Microsoft Office Tutorials and References
In Depth Information
Controlling Alignment by Using Tabs
If you create styles for your documents, you’ll want to consider configuring the Before and
After settings when you create paragraph styles. When you add before and after spacing to
paragraph styles, you help to ensure that spacing will be applied consistently and
automatically throughout your document.
You can instantly add 12 points of space before a paragraph by selecting the
paragraph(s) you want to format and pressing Ctrl+0 (zero). Press Ctrl+0 again to
remove the space.
Controlling Alignment by Using Tabs
Back in the days of the typewriter, tabs were used for all types of alignment such as tabbed
tables, charts, and columns. Word offers a variety of text alignment tools with which you
can create columns, Word tables (instead of tabbed tables), and even charts and diagrams.
And yet, with all the advanced formatting features Word 2010 offers, tabs continue to play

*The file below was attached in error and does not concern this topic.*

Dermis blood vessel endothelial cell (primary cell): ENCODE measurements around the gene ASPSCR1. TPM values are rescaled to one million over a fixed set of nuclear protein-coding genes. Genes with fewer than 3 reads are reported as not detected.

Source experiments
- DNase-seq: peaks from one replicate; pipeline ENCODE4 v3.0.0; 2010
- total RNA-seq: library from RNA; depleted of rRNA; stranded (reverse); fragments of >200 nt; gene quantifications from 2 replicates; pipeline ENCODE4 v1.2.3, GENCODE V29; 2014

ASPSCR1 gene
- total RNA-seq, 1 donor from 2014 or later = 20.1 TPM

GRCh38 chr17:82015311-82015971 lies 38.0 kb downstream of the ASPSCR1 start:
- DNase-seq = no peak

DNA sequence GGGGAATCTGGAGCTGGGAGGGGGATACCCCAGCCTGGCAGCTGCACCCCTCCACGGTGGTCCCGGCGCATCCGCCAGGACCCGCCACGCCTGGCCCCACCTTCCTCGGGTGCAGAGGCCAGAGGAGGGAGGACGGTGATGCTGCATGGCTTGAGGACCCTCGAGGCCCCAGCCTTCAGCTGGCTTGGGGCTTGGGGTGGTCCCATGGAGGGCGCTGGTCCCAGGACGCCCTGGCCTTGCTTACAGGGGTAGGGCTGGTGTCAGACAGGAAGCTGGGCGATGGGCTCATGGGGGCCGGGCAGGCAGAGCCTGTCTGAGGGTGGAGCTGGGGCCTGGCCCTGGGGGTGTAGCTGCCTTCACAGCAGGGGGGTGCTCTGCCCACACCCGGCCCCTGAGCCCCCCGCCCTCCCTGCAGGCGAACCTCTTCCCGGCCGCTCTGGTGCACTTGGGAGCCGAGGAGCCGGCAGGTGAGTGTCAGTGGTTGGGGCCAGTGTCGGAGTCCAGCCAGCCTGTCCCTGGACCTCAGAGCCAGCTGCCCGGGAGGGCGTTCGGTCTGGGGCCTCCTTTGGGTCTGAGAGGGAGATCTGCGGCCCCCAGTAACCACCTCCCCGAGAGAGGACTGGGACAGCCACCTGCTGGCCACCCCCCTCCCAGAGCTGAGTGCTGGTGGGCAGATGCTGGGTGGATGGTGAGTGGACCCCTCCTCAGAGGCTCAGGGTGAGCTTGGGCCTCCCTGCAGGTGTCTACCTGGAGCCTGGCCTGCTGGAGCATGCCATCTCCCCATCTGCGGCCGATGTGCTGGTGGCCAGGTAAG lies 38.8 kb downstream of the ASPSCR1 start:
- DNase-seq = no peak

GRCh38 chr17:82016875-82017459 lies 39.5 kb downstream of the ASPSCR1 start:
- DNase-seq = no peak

a key role in aligning text and performing other tab-related activities. You’ll use tabs for all
sorts of things—from positioning content on a line where you want it, to adding prices in a
column on the right side of the page, to centering a heading on a page. Figure 11-6 shows
a variety of tab types in action. When you have formatting marks turned on in your
document, the tab characters appear as right pointing arrows.
Instead of using a tabbed table to separate data in your document, you can use a
borderless Word table instead. This will provide the appearance of a tabbed table but give
you more control over the alignment of your information. Creating a table in this way
also helps keep your table from getting bumped out of alignment when an extra space
or tab is added. In a table, you can see and ix formatting mistakes easily. For more on
Word tables, see Chapter 15, “Clarify Your Concepts in Professional Tables.”
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